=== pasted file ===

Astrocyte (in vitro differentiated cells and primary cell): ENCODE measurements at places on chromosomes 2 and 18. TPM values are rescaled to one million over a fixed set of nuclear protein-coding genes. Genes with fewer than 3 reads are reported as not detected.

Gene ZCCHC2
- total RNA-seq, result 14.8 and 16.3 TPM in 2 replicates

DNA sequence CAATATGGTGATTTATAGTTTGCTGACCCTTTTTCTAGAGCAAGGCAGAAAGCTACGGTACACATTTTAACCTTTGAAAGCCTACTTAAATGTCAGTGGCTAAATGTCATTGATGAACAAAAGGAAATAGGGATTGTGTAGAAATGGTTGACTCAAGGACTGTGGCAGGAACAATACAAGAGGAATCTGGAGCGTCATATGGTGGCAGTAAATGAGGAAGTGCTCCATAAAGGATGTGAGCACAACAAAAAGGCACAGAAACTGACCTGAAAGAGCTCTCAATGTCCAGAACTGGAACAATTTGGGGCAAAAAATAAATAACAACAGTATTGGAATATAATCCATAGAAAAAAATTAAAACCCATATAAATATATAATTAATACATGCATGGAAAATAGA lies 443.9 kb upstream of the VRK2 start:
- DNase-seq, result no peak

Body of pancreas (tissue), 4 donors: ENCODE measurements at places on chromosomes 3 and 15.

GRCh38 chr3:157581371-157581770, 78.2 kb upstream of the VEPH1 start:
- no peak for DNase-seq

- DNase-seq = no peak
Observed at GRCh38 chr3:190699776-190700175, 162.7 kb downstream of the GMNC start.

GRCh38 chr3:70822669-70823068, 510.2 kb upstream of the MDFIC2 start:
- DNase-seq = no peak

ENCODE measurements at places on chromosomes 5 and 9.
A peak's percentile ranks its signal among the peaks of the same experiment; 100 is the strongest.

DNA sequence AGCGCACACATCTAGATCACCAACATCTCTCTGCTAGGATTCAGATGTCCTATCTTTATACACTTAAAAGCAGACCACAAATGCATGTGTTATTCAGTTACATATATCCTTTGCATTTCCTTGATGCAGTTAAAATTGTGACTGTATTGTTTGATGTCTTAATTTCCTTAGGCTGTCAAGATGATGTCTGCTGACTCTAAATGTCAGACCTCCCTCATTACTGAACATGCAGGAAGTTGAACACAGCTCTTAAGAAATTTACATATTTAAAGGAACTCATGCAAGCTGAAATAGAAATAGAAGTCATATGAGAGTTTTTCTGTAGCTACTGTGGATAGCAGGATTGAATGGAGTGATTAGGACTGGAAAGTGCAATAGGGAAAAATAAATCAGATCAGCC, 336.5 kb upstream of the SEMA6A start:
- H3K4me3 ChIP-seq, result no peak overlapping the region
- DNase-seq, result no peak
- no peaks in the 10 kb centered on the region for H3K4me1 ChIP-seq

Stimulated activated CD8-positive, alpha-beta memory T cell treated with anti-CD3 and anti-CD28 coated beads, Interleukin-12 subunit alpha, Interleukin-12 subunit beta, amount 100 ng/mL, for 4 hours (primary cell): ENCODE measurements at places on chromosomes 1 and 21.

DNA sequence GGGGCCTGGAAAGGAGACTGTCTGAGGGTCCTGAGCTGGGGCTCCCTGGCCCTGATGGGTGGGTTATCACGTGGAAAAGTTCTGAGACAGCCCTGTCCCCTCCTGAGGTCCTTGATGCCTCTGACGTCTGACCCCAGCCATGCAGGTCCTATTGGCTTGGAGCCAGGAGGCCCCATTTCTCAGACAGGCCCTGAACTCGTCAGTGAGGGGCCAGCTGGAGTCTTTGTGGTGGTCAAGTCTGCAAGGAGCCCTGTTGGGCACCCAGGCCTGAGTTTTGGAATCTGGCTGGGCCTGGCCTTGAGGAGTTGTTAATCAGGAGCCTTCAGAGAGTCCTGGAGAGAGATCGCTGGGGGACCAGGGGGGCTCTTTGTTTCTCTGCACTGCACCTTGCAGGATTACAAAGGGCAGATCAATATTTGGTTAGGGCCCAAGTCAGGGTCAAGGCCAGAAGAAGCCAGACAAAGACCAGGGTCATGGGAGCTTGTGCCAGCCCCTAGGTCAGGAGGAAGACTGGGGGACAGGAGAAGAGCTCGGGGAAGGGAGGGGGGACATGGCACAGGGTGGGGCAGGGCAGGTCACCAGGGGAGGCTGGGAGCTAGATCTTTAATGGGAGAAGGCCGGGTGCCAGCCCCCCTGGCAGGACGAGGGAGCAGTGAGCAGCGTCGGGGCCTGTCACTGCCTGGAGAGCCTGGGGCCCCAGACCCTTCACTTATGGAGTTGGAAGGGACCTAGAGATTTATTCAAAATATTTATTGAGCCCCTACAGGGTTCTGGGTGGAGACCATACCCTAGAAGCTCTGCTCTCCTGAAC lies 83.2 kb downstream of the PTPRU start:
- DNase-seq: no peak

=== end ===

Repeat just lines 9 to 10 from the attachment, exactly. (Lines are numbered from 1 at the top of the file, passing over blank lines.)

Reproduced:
- DNase-seq = no peak
Observed at GRCh38 chr3:190699776-190700175, 162.7 kb downstream of the GMNC start.